DENVER (AP) — An effort by Colorado Democrats to make one of their own the nation’s second state lawmaker expelled over sexual misconduct allegations since the rise of the #MeToo movement nearly derailed Thursday amid Republican objections to how the complaints have been handled.
A few Democrats also expressed concerns about whether the case against Rep. Steve Lebsock was being unnecessarily rushed to an expulsion vote set for Friday.
But Democratic leaders who control the House insisted the vote go forward — even if they appear to lack the votes to expel Lebsock, who denies any wrongdoing.
“At some point we have to ask ourselves: When is enough enough?” House Speaker Crisanta Duran asked her fellow Democrats.
An outside investigator reviewed allegations that Lebsock, a suburban Denver Democrat, sexually harassed or intimidated five women — including fellow Democratic Rep. Faith Winter — inside the statehouse and at bars and restaurants.
The investigation deemed the allegations credible, and Democratic leaders released a redacted report on the investigation to House lawmakers late Tuesday. Lebsock challenged the impartiality of the outside investigator at a hearing Thursday.
Republicans insisted their concerns about the treatment of a member of the other party involved due process, lingering questions about the investigation and the fact that the expulsion resolution gives no other option such as censure.
House Republicans said they deplore sexual harassment but none voiced support for an immediate expulsion vote. Instead, they sought time to study the investigator’s report and discussed appointing a special committee with subpoena powers to review the matter.
Others questioned why Duran didn’t disclose that she reprimanded Lebsock shortly after Winter allegedly was accosted at a bar in May 2016, and then named him chairman of a House committee.
“My question is, why was it not serious then to them?” said Colorado Springs Rep. Dave Williams.
Duran insisted she acted according to Winter’s wishes. Winter only went public after other women began speaking out about Lebsock.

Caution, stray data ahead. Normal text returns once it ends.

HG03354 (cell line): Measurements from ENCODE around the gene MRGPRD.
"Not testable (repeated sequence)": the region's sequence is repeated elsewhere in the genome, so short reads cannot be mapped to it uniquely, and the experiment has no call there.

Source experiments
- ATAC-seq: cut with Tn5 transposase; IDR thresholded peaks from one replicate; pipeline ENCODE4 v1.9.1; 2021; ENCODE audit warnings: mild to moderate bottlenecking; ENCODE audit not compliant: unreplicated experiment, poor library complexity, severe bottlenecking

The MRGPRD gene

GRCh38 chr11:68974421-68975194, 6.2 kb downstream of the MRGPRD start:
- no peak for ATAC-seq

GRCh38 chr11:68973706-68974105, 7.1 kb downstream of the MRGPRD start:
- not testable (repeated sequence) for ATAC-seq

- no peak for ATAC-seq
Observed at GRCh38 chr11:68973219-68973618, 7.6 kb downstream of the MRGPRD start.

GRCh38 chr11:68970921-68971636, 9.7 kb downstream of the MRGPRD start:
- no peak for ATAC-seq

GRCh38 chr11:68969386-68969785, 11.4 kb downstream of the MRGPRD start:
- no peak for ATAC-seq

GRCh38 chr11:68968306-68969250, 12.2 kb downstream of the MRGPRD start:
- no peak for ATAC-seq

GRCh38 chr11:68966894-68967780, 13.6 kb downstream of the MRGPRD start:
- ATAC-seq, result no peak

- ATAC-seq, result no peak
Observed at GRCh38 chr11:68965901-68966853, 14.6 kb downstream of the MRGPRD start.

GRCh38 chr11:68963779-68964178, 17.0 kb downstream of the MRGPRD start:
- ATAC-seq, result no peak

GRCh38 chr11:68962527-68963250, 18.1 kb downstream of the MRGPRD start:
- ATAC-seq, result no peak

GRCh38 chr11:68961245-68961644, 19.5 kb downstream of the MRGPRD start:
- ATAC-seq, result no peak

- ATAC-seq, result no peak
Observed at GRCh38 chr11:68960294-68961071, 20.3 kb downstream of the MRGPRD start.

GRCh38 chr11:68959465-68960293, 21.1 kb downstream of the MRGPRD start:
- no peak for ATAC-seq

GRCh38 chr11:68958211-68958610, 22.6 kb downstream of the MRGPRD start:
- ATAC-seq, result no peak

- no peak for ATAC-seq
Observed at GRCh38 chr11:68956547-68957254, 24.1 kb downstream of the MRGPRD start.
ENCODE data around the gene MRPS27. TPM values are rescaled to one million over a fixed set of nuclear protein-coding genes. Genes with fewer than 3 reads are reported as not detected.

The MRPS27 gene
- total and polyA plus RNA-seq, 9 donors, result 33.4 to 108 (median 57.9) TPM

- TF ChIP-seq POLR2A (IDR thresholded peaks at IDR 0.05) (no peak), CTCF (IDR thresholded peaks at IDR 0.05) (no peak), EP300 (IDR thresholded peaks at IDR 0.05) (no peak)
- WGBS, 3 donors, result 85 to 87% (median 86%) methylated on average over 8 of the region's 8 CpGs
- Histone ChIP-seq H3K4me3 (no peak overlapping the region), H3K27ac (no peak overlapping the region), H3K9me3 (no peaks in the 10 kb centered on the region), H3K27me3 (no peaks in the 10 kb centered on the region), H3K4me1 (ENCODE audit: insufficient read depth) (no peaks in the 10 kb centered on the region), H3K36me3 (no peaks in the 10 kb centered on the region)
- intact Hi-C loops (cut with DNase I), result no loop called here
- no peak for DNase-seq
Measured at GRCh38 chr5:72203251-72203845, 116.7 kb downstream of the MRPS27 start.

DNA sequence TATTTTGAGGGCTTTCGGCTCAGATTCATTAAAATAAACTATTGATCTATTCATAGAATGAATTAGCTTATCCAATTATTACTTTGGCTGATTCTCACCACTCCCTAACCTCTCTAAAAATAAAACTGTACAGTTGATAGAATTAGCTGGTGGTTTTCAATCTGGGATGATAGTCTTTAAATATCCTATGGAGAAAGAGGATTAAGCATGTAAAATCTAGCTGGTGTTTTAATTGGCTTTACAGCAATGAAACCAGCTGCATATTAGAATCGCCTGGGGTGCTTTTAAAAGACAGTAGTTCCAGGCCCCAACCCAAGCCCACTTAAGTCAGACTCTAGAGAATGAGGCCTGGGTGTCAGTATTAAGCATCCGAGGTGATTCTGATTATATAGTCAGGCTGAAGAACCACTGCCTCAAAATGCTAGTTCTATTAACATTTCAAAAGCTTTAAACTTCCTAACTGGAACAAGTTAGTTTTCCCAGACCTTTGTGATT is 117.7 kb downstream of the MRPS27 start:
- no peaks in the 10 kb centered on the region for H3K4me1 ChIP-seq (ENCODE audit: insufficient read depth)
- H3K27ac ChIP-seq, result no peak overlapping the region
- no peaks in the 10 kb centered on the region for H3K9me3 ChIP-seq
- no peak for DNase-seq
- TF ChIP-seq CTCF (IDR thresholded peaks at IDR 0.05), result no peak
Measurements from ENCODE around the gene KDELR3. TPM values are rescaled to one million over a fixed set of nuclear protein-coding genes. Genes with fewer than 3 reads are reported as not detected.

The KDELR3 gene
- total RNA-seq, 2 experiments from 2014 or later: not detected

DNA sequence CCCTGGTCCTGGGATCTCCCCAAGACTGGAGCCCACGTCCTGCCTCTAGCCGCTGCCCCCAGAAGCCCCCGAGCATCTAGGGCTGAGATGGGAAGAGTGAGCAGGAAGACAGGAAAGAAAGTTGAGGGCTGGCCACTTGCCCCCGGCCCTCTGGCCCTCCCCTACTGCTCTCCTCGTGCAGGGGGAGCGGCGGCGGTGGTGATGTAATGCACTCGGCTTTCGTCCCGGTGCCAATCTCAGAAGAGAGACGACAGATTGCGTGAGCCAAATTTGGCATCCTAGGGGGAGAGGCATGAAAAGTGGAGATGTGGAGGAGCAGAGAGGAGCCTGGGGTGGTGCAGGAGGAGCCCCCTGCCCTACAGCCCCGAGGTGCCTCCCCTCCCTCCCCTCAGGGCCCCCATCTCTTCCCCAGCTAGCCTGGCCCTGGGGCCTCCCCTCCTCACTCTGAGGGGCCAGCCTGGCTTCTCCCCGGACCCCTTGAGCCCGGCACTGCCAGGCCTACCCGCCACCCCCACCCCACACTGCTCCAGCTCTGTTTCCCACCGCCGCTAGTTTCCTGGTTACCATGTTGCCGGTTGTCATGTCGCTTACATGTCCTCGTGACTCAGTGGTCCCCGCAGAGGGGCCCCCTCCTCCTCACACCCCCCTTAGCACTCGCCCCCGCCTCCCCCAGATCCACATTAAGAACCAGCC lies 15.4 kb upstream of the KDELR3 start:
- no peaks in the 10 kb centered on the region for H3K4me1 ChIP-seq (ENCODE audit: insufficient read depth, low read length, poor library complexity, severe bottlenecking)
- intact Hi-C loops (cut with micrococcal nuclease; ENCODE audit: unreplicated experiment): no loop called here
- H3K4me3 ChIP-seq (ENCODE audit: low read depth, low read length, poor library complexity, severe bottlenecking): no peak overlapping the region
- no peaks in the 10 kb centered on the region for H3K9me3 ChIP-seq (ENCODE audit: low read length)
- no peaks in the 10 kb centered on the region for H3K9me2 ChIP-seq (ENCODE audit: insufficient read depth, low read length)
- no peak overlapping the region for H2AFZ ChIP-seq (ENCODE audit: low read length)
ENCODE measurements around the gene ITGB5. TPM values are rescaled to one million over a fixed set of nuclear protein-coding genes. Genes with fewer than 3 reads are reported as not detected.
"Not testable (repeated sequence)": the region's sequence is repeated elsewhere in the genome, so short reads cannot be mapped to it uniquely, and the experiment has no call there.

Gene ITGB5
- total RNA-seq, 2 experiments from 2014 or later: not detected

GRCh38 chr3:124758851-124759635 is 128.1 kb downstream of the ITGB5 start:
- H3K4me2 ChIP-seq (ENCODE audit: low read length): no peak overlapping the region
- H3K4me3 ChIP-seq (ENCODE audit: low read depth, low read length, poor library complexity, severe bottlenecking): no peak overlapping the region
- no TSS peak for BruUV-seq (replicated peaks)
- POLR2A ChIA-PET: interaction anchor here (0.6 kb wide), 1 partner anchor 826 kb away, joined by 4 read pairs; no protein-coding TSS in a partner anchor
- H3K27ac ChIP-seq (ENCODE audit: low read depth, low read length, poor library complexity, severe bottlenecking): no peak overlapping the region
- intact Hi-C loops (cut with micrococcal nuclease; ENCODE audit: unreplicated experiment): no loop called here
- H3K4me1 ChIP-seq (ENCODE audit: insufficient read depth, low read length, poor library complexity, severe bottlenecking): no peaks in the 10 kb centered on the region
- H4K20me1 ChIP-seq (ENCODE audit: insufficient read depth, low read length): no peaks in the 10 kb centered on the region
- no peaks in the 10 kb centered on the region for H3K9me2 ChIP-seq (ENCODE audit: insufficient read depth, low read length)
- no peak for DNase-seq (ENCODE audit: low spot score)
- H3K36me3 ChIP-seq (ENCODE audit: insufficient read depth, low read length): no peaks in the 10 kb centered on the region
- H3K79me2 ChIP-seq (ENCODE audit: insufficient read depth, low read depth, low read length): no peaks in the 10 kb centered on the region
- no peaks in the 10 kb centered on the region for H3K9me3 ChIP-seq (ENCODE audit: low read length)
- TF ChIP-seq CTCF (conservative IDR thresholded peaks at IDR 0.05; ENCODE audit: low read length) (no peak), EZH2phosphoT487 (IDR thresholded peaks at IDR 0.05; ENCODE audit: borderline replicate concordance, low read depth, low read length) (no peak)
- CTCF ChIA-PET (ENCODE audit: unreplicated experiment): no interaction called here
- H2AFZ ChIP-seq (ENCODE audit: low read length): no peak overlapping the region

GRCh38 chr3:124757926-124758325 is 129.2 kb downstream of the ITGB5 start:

“Why is it so difficult to believe multiple allegations from multiple women that were found to be credible from an independent investigator about sexual harassment?” Winter tweeted Thursday. “This is sending the wrong message to other victims.”
The debate has engulfed both chambers at Colorado’s statehouse. Democrats accuse GOP leaders who control the Senate of foot-dragging in announcing what actions, if any, they were taking against three Republican senators accused of misconduct. One of them stepped down as a committee chair but denied wrongdoing.
Senate President Kevin Grantham has insisted he cannot disclose any possible actions under confidentiality provisions in the Legislature’s workplace harassment policy.
But he took it a notch higher Thursday, decrying the process and urging Denver’s district attorney to investigate whether Lebsock and others committed any crimes.
However, District Attorney Beth McCann said a complaint must be filed with police before her office could investigate.
House Majority Leader KC Becker questioned the wisdom of raising the bar for people who say they were harassed.
“If the only time you are going to hold your members accountable for their behavior is if it’s criminal, we’re holding ourselves to a lower standard than people in the private sector are held to,” Becker said.
Lebsock could become the second state lawmaker in the U.S. — after Arizona GOP Rep. Don Shooter — to be expelled since the #MeToo social media movement emerged last fall.
Democrats hold 37 seats in the 65-seat Colorado House, and a two-thirds vote is needed to expel.
Associated Press Writer Colleen Slevin contributed to this report.